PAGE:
For millions of years, nine species of large, flightless birds known as moas (Dinornithiformes) thrived in New Zealand. Then, about 600 years ago, they abruptly went extinct. Their die-off coincided with the arrival of the first humans on the islands in the late 13th century, and scientists have long wondered what role hunting by Homo sapiens played in the moas’ decline. Did we alone drive the giant birds over the brink, or were they already on their way out thanks to disease and volcanic eruptions? Now, a new genetic study of moa fossils points to humankind as the sole perpetrator of the birds’ extinction. The study adds to an ongoing debate about whether past peoples lived and hunted animals in a sustainable manner or were largely to blame for the extermination of numerous species.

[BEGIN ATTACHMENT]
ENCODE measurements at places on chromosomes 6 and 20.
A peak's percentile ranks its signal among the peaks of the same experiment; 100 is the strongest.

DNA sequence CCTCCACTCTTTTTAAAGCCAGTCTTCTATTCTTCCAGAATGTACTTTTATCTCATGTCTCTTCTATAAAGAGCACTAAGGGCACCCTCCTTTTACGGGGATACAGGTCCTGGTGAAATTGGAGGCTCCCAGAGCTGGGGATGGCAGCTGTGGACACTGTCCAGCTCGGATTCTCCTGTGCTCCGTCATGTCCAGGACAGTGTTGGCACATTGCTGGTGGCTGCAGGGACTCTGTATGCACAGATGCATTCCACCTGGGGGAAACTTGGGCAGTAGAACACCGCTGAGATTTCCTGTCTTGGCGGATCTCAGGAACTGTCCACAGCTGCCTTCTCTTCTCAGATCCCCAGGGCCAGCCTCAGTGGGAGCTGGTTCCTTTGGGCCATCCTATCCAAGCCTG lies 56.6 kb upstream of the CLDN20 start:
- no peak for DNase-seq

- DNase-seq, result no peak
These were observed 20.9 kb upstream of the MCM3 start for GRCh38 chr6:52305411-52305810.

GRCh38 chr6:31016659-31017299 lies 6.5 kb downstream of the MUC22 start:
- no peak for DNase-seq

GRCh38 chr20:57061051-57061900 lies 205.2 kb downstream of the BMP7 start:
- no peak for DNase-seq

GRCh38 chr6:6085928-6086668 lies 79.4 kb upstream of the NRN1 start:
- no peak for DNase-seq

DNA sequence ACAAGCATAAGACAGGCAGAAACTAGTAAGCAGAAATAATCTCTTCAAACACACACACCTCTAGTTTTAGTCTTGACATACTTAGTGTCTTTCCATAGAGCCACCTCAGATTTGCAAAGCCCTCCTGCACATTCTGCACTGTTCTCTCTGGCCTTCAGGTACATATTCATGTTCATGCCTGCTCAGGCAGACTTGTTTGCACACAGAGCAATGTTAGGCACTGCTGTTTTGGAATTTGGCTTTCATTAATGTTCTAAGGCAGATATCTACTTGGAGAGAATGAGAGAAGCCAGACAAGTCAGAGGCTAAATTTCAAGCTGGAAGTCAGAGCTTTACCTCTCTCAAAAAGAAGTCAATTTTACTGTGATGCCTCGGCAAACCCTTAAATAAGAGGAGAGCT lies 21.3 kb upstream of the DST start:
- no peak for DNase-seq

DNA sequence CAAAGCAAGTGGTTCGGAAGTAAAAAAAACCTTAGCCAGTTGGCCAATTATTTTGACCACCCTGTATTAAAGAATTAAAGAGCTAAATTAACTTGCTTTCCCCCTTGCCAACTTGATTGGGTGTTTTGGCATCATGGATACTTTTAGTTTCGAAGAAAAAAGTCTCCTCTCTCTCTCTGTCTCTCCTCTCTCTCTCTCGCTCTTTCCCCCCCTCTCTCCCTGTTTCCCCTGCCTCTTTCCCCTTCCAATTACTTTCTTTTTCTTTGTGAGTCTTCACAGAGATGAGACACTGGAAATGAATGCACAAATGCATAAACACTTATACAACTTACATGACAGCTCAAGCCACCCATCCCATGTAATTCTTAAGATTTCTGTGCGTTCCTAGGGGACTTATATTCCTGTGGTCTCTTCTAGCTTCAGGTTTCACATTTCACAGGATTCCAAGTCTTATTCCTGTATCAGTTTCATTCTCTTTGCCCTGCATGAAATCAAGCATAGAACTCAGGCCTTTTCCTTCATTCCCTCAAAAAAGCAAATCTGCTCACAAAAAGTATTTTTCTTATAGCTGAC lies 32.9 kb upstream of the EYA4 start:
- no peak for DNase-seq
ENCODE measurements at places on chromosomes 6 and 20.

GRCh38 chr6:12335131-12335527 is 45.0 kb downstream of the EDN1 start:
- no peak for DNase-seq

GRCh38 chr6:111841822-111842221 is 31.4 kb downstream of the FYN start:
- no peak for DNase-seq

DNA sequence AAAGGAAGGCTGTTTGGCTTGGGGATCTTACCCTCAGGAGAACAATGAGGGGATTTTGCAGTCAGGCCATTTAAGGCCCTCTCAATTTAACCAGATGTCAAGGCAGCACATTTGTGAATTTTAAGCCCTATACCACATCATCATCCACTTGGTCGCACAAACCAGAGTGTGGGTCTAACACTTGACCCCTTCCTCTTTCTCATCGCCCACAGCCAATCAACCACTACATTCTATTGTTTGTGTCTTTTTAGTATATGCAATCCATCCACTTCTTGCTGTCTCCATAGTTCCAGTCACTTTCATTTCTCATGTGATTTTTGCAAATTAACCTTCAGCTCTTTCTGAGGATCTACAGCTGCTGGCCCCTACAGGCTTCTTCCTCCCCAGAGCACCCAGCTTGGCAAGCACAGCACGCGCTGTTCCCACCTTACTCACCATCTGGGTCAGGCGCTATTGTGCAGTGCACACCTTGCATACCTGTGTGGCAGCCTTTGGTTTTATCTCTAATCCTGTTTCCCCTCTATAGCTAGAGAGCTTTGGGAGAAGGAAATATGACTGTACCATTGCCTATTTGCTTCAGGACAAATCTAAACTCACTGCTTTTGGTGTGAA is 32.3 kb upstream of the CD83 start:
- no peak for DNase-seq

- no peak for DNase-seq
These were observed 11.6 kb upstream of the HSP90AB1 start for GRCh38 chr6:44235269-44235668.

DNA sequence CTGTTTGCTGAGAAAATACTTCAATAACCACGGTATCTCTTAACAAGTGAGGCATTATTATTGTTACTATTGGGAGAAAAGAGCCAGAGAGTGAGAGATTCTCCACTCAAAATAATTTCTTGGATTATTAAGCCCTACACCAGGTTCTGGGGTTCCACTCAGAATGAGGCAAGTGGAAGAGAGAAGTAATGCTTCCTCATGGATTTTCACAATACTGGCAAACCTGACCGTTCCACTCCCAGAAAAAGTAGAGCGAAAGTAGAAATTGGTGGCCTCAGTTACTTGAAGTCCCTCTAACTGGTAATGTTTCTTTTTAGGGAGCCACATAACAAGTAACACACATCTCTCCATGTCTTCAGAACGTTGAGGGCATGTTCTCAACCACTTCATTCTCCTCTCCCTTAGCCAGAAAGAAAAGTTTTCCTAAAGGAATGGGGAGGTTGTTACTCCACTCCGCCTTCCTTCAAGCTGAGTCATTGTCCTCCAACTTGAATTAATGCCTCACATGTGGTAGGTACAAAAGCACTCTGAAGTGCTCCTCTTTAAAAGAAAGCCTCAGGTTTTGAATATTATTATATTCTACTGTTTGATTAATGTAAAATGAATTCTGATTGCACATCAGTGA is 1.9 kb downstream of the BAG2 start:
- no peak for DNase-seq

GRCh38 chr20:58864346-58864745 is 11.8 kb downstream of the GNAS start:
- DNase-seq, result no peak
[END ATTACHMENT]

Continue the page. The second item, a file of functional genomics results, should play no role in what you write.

Story: Virginia Morell, ScienceNow | Photo: Heinrich Harder